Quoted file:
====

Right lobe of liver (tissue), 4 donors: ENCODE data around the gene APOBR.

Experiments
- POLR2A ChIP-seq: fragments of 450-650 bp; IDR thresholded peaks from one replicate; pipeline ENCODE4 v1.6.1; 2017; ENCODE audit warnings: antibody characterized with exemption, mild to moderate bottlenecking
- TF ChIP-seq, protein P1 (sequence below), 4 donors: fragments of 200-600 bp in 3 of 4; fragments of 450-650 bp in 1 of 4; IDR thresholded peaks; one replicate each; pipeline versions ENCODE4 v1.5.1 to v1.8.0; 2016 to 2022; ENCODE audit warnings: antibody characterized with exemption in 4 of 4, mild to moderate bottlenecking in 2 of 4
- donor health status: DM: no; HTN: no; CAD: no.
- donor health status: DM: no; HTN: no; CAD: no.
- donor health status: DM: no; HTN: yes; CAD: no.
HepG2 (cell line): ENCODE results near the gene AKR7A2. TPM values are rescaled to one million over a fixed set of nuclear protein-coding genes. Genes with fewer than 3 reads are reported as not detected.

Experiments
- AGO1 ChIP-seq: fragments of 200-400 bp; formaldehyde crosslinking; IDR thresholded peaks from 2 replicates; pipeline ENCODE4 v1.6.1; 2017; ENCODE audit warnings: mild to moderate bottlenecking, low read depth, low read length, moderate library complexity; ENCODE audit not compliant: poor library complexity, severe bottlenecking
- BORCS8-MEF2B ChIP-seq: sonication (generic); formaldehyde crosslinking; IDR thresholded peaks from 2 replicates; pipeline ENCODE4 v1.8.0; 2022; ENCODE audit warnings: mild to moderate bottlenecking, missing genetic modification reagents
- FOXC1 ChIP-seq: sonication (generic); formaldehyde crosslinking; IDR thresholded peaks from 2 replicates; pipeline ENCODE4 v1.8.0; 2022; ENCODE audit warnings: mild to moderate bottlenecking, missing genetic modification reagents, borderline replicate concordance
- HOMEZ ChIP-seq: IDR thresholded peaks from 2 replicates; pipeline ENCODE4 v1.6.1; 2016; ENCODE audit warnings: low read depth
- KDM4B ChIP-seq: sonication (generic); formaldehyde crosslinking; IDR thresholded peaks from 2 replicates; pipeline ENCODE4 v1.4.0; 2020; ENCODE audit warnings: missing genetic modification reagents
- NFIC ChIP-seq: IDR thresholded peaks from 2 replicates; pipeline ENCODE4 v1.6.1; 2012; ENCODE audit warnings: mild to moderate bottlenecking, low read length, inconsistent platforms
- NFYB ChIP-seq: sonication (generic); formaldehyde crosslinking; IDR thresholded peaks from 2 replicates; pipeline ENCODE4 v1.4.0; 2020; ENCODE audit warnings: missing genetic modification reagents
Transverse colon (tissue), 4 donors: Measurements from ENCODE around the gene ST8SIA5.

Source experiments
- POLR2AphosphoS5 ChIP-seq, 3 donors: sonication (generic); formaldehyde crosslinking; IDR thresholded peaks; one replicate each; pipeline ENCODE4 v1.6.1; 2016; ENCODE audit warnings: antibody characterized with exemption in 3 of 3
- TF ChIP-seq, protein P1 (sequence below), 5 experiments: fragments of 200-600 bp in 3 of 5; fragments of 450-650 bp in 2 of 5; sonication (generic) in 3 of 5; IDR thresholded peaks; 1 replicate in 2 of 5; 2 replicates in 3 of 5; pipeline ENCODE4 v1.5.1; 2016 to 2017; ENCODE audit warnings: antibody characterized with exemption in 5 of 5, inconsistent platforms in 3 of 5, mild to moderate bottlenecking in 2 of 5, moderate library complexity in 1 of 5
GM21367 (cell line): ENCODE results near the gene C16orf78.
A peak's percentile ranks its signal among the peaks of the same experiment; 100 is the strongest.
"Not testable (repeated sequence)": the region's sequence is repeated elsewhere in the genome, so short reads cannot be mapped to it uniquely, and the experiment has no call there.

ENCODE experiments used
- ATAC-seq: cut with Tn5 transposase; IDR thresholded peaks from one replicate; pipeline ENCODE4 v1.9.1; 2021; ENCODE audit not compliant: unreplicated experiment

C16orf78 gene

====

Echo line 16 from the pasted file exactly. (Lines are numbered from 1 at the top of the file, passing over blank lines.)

- NFYB ChIP-seq: sonication (generic); formaldehyde crosslinking; IDR thresholded peaks from 2 replicates; pipeline ENCODE4 v1.4.0; 2020; ENCODE audit warnings: missing genetic modification reagents